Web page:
| Prayers Answered
| Shown above enjoying a concert by the South Panola Symphonic Band at Saturday’s Answered Prayers Benefit are (l. to r.) Debbie Redwine, her son Chris Gray and Tami Herron. Chris is one of the three beneficiaries of the event. He had just performed with the SPHS Concert Band.
| Voters decide on Dems today
|By Billy Davis
One race for Batesville alderman will be decided today and another could progress to a runoff when voters cast ballots in the party primary.
Other city races, meanwhile, will begin anew like a political checkerboard, this time readying for the June 7 general election.
The race for Ward 1 alderman will be decided today between two Democrats, first-term incumbent Rufus Manley and challenger Ted Stewart.
A May 17 runoff is possible in the Ward 3 race, where incumbent James Yelton faces opposition from Jerry Cooley and Leonard McGhee.
All three candidates are running as Democrats.
The runoff is necessary if the candidates fail to pull in at least 50 percent ? plus one vote ? of the total vote.
In other races:
| Mayor’s race
|| The mayor’s race will narrow to three after voters choose between Democratic candidates Jerry Autrey and Hudson Still.
The winner between Autrey and Still will move to the June 7 general election to face independent Gary Kornegay and Republican Dr. Richard Corson.
| Ward 4 race
|| Incumbent Alderman Bobbie Jean Pounders faces opposition from challenger Wayne Thompson. Both of them are Democrats, and the winner will face Michael Harbour in the general election.
| Alderman-at-large race
||The field will narrow to two candidates after voters choose between Democrats J. Boyd Ingram and Teddy Morrow.
The winner will face Republican Ed Allen in the general election.
Only the Ward 1 race will show zero action today at the polls. In that race, incumbent Bill Dugger will face Republican challenger Danny Jones in the general election.
| Four GOP candidates in the wings
|By Billy Davis
As Democratic candidates fight for a top spot in today’s party primary, Republican candidates are doing more than "waiting in the wings" until the June 7 general election.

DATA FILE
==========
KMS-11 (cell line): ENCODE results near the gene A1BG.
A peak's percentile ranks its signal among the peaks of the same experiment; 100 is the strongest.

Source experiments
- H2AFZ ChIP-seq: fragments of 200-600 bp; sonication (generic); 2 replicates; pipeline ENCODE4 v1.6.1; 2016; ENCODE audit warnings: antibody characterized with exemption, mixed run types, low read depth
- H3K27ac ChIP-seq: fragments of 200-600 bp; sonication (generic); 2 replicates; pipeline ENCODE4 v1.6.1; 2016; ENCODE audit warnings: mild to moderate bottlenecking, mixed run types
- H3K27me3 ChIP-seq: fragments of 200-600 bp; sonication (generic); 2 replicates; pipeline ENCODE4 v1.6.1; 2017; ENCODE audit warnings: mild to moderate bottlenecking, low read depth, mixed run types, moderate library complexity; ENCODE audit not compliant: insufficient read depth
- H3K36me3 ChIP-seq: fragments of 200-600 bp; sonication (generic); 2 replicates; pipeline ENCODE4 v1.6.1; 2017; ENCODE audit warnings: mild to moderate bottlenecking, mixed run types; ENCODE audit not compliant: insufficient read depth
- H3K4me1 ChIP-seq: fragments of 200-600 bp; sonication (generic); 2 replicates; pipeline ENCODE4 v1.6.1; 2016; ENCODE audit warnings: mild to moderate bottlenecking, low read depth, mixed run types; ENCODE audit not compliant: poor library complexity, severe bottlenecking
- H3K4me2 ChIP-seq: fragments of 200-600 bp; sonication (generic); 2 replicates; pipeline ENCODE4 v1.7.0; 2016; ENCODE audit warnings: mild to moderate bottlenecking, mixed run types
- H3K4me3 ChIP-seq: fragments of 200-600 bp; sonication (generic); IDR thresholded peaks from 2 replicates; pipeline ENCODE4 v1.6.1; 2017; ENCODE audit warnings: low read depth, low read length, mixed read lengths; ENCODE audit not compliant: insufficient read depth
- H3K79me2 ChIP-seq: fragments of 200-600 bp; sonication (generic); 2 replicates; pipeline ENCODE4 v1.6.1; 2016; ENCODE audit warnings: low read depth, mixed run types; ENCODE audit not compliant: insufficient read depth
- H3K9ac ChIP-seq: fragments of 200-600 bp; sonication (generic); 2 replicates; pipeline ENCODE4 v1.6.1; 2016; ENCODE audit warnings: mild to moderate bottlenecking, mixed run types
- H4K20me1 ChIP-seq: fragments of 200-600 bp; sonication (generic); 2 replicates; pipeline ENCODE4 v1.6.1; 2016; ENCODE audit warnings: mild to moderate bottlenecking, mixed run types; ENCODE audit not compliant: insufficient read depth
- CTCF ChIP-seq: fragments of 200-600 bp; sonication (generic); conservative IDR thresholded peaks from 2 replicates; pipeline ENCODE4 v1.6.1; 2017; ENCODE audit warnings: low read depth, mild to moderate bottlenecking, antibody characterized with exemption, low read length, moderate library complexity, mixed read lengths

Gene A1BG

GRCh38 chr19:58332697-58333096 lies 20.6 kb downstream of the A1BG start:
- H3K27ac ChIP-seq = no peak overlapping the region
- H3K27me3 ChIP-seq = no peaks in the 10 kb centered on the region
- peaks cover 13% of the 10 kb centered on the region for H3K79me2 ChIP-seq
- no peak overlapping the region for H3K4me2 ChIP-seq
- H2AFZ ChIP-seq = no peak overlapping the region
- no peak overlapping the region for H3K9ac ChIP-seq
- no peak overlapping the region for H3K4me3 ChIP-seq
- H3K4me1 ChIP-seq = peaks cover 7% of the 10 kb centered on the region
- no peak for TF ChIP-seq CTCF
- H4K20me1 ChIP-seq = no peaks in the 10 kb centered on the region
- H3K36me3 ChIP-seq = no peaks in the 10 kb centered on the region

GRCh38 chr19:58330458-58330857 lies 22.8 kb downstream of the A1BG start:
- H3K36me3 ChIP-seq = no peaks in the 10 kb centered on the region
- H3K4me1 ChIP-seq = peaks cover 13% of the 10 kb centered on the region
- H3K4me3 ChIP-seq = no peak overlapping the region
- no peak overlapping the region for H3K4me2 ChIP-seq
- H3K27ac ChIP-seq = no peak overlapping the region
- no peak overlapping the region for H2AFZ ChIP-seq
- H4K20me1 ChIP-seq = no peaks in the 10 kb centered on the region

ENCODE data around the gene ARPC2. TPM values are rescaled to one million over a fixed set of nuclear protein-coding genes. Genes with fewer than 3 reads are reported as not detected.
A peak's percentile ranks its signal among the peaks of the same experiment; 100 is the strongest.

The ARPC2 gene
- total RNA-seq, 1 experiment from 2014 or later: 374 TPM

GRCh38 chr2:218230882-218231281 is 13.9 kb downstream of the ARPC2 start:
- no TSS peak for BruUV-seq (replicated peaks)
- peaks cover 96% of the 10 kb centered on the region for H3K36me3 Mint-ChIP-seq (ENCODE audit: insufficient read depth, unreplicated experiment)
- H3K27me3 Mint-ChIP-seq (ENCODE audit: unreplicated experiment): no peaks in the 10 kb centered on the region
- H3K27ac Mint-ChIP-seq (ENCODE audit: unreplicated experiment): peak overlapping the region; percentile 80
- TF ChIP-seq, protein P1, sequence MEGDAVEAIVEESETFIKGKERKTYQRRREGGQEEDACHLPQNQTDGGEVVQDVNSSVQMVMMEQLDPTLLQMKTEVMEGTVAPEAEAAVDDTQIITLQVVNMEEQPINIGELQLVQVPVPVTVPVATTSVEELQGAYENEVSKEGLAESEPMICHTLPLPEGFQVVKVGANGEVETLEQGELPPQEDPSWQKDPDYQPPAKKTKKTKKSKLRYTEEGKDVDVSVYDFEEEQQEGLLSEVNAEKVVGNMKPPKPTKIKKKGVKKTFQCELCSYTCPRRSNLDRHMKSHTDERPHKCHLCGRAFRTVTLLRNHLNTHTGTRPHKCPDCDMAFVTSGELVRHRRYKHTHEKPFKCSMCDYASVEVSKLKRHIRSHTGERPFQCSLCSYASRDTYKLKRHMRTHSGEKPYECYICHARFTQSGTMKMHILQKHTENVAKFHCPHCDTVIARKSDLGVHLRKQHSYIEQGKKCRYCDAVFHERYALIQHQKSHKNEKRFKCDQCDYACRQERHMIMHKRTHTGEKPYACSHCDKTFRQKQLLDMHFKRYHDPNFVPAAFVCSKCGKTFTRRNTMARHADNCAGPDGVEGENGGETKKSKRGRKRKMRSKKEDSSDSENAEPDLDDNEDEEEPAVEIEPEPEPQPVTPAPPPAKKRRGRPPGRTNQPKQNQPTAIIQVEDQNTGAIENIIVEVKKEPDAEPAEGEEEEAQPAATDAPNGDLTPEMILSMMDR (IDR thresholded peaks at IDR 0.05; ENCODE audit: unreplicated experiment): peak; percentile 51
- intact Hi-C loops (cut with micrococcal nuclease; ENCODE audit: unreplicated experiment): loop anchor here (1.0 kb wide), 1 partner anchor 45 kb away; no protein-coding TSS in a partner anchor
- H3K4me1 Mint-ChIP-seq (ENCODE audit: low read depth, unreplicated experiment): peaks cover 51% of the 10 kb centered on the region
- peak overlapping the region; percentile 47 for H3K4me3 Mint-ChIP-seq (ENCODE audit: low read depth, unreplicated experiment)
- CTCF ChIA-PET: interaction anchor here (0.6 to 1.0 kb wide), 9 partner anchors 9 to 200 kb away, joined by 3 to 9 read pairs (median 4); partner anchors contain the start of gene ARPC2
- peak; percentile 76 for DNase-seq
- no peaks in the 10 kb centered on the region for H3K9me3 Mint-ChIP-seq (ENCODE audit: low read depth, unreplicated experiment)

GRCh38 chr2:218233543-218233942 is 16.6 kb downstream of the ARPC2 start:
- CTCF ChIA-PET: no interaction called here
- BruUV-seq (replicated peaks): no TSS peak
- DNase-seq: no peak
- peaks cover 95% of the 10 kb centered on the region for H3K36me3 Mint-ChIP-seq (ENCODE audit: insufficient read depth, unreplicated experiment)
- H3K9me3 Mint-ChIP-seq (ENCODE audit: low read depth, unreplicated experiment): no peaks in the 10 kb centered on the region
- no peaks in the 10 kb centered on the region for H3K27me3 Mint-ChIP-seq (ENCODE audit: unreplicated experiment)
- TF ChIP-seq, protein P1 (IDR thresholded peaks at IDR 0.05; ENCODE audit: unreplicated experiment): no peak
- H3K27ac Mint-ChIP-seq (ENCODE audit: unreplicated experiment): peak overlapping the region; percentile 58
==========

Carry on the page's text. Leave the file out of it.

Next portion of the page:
They’re blanketing the "wings" with signs, flyers, handbills, cards…
"My shoes aren’t worn out, but they sure are dusty," said mayoral candidate Dr. Richard Corson. The 73-year-old retired OB/GYN said he’s visited almost half the city.
"Dr. Corson is the only candidate to drop by and visit us," said hair stylist Annie Ruth Putman at Angela’s Hair Designs.
Corson is among four GOP candidates on Batesville’s ballot. The other candidates are:
-Danny Jones, who is running for Ward 1 alderman
-Ed Allen, who is running for alderman-at-large
-Michael Harbour, who is running for Ward 4 alderman.
Another non-Democrat candidate is Gary Kornegay, who is running for mayor as an independent.
The general election is five weeks away.
Jones said his run as a Republican alderman has made little difference on the campaign trial.
"I had one man who wanted a yard sign and said, ‘You are running as a Republican, right?’ Everybody else tells me it doesn’t matter," Jones said.
Jones is running against incumbent Democrat Bill Dugger, who did not draw a primary opponent.
The slate of Republican candidates is the first batch of Republicans to run since 1984, when Glenn McKittrick won an alderman’s seat.
Republican Party member Anne Lynam, who is involved in the county GOP, said she is impressed by the hard work on the Republican candidates.
"I’m proud of all of them for working so hard," Lynam said. "The county party doesn’t have a lot of money to spend, so they’re doing most of the work on their own."
According to Jones, he won’t blame the "R" behind his name if he loses.
"If I lose, it’s because I didn’t work hard enough to get it," said Jones, who is reportedly running a clean race against Dugger.
| All voters can fill out primary ballot
|By Billy Davis